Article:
Monday, September 14, 2009


Sorry for yet another break in the action. In my defense, we have a brand new baby to thank for the time off.

Here's a sermon I preached on September 6th. (PDF).

Sunday, August 23, 2009

Alpha Male And The Canine Mystery Blood

This is the best song about aging and being a parent that I have ever heard. God go with him, amen, indeed.

Wednesday, August 19, 2009

Cuban Health Care

Sorry again for the hiatus. This summer turns out to have been a really bad time to start a blog, since I was away for long periods of time, and now that I'm back, I'm buried in the debris of fall kickoff stuff.

I'll try to soldier on, though.

I've been enjoying NPR's series on health care in other nations. Today's segment was on Spain's system, and it jogged my memory on the health care system of one of our neighbors: Cuba.

About ten years ago I traveled to Cuba with a group from my college (back before Bush made it more difficult to do). We were basically an educational and humanitarian trip, connected to some Baptist communities there, which are surprisingly numerous. We took a LOT of medical supplies with us, since the embargo makes getting even simple things like Tylenol very problematic.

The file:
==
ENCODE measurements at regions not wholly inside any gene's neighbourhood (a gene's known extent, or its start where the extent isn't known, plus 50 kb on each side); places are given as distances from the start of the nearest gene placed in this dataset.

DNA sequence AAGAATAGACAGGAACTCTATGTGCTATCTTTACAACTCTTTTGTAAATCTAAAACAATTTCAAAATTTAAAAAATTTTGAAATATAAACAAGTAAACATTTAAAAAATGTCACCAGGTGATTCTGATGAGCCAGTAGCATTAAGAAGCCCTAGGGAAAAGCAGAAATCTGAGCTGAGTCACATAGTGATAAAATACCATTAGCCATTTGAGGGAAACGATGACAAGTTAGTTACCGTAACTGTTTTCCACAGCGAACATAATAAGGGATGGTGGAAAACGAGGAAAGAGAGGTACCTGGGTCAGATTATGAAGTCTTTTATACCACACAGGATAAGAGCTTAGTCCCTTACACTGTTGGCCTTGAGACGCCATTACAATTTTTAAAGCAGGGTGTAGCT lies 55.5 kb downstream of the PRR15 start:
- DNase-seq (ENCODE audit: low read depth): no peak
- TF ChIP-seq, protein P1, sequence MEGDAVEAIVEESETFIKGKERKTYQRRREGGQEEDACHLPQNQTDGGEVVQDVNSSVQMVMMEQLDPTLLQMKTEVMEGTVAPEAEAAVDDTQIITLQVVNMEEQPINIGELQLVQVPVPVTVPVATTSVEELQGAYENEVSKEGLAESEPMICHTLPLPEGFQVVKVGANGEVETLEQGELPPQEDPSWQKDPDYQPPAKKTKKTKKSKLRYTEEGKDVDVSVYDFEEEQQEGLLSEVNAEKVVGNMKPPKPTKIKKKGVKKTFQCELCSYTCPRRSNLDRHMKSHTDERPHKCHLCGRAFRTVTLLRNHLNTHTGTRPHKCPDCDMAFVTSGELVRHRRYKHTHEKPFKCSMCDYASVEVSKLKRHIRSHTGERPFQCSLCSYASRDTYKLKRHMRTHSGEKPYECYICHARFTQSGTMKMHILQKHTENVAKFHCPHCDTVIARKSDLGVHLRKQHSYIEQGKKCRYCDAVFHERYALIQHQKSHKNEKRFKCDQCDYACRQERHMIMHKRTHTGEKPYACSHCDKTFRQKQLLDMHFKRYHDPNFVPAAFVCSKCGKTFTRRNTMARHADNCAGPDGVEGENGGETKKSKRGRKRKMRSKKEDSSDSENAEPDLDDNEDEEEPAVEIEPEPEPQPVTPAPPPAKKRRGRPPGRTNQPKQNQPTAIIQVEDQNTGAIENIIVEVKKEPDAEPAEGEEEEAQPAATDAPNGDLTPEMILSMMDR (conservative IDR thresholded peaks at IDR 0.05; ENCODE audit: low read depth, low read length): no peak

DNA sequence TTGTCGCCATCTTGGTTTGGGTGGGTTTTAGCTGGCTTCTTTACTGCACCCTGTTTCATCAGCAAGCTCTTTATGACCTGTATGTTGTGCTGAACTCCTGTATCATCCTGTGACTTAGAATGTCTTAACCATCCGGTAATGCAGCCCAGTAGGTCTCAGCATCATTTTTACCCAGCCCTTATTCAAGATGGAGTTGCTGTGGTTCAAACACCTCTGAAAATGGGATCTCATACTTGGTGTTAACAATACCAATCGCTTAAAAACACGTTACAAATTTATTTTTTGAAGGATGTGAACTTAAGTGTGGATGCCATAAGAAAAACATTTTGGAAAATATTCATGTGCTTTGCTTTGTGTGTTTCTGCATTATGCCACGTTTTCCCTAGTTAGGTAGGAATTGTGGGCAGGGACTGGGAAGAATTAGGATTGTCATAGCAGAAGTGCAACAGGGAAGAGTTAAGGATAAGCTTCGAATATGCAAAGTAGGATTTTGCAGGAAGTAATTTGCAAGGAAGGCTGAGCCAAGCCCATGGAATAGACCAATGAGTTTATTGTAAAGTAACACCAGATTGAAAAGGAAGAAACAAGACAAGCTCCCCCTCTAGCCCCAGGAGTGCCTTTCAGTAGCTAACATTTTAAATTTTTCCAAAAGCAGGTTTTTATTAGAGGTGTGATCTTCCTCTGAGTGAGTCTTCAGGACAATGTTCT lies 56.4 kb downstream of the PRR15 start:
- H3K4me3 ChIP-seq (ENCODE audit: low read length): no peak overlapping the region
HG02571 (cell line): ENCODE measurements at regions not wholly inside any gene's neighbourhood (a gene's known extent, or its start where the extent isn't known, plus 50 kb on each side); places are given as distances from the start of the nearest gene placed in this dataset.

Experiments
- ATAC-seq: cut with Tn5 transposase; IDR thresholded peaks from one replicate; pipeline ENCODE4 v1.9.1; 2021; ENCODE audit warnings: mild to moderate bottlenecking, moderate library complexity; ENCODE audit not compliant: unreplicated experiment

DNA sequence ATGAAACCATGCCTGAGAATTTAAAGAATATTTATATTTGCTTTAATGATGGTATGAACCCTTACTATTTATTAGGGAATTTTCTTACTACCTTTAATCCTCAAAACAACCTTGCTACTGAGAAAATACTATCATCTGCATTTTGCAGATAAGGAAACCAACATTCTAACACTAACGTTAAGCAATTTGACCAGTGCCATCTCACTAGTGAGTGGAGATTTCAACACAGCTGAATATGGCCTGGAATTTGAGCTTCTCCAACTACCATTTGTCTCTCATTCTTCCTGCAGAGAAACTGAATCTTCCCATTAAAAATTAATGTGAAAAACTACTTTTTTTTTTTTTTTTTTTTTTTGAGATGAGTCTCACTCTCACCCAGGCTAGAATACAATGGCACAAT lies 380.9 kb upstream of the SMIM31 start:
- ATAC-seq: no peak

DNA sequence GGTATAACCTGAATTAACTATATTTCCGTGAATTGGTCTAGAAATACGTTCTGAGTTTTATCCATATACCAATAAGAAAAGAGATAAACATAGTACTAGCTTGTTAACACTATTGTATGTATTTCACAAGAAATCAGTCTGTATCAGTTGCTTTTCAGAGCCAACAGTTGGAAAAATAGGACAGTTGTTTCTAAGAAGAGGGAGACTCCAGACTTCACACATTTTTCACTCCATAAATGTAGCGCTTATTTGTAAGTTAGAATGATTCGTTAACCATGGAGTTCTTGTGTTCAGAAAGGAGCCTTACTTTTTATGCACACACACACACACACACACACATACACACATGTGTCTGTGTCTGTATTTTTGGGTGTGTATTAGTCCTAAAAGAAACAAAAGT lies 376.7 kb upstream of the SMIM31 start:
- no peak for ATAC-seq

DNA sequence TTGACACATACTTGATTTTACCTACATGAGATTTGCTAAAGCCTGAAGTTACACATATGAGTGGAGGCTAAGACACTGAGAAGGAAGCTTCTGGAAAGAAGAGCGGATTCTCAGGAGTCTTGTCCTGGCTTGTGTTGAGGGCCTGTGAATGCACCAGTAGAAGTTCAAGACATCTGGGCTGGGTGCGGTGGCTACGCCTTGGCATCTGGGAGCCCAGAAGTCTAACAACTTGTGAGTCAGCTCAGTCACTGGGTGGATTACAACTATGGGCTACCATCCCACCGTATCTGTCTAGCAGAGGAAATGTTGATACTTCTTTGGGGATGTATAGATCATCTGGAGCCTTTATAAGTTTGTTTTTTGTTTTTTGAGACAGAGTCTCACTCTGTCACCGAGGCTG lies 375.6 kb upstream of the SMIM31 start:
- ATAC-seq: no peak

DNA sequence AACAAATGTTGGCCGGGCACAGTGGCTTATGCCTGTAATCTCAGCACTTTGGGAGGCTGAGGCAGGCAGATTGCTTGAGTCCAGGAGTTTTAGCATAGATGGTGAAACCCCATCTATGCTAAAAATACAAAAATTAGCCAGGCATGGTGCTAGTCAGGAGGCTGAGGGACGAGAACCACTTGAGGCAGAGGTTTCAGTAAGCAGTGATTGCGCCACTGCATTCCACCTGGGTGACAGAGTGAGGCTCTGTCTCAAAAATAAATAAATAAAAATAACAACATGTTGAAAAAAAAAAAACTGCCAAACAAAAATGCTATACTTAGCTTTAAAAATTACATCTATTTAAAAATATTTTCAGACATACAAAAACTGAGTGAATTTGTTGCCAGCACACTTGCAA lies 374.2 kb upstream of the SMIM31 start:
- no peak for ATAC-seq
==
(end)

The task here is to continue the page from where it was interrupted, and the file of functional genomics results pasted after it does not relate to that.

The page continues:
The entire trip was eye-opening, for sure. Cuba is a beautiful nation full of beautiful and engaging people, and not at all like the enclave of evil our national rhetoric leads to believe it is. We began our trip in Havana, one of the coolest cities I've ever been to, and then traveled down the northern coast to Matanzas, Yaguahay, and eventually to a village called Piedrecitas. We stayed there for a few days, before making our way back to Havana for the flight back home.

Along the way, one of our major focal points was health care. We toured several medical facilities, and spoke to several doctors and patients about it. You might think that decades of the embargo would have crippled the Cuban health care system, but that's really not true. It's true that there is a perpetual shortage of equipment and medicine, but the care itself is really quite excellent. Cuban doctors are in demand all over the world, and many Europeans (who are not bound by the embargo) travel to Cuba for medical procedures.